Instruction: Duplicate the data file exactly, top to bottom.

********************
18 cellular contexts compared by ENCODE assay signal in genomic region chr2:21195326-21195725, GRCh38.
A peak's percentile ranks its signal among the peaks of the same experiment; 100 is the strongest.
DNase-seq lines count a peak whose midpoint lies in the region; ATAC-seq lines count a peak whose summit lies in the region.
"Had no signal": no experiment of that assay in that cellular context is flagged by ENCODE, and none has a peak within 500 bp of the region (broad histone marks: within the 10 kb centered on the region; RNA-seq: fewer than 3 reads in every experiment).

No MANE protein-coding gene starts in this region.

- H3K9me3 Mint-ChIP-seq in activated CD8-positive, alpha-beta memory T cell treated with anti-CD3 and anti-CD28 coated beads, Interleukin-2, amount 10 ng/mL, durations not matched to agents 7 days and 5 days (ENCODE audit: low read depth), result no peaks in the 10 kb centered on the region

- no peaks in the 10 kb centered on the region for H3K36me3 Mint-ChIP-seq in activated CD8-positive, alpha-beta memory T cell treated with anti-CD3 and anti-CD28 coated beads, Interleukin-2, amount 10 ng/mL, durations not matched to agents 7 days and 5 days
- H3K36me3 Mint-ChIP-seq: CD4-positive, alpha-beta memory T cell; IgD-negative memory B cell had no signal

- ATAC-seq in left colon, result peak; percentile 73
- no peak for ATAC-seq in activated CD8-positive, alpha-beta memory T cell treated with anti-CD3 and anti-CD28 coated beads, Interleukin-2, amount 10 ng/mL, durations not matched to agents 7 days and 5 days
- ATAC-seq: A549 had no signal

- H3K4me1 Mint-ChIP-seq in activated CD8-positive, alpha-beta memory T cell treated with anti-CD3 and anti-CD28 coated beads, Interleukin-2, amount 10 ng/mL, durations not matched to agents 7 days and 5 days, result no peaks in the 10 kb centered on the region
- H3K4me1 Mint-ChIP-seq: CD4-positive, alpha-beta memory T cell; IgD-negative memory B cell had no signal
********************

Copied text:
18 cellular contexts compared by ENCODE assay signal in genomic region chr2:21195326-21195725, GRCh38.
A peak's percentile ranks its signal among the peaks of the same experiment; 100 is the strongest.
DNase-seq lines count a peak whose midpoint lies in the region; ATAC-seq lines count a peak whose summit lies in the region.
"Had no signal": no experiment of that assay in that cellular context is flagged by ENCODE, and none has a peak within 500 bp of the region (broad histone marks: within the 10 kb centered on the region; RNA-seq: fewer than 3 reads in every experiment).

No MANE protein-coding gene starts in this region.

- H3K9me3 Mint-ChIP-seq in activated CD8-positive, alpha-beta memory T cell treated with anti-CD3 and anti-CD28 coated beads, Interleukin-2, amount 10 ng/mL, durations not matched to agents 7 days and 5 days (ENCODE audit: low read depth), result no peaks in the 10 kb centered on the region

- no peaks in the 10 kb centered on the region for H3K36me3 Mint-ChIP-seq in activated CD8-positive, alpha-beta memory T cell treated with anti-CD3 and anti-CD28 coated beads, Interleukin-2, amount 10 ng/mL, durations not matched to agents 7 days and 5 days
- H3K36me3 Mint-ChIP-seq: CD4-positive, alpha-beta memory T cell; IgD-negative memory B cell had no signal

- ATAC-seq in left colon, result peak; percentile 73
- no peak for ATAC-seq in activated CD8-positive, alpha-beta memory T cell treated with anti-CD3 and anti-CD28 coated beads, Interleukin-2, amount 10 ng/mL, durations not matched to agents 7 days and 5 days
- ATAC-seq: A549 had no signal

- H3K4me1 Mint-ChIP-seq in activated CD8-positive, alpha-beta memory T cell treated with anti-CD3 and anti-CD28 coated beads, Interleukin-2, amount 10 ng/mL, durations not matched to agents 7 days and 5 days, result no peaks in the 10 kb centered on the region
- H3K4me1 Mint-ChIP-seq: CD4-positive, alpha-beta memory T cell; IgD-negative memory B cell had no signal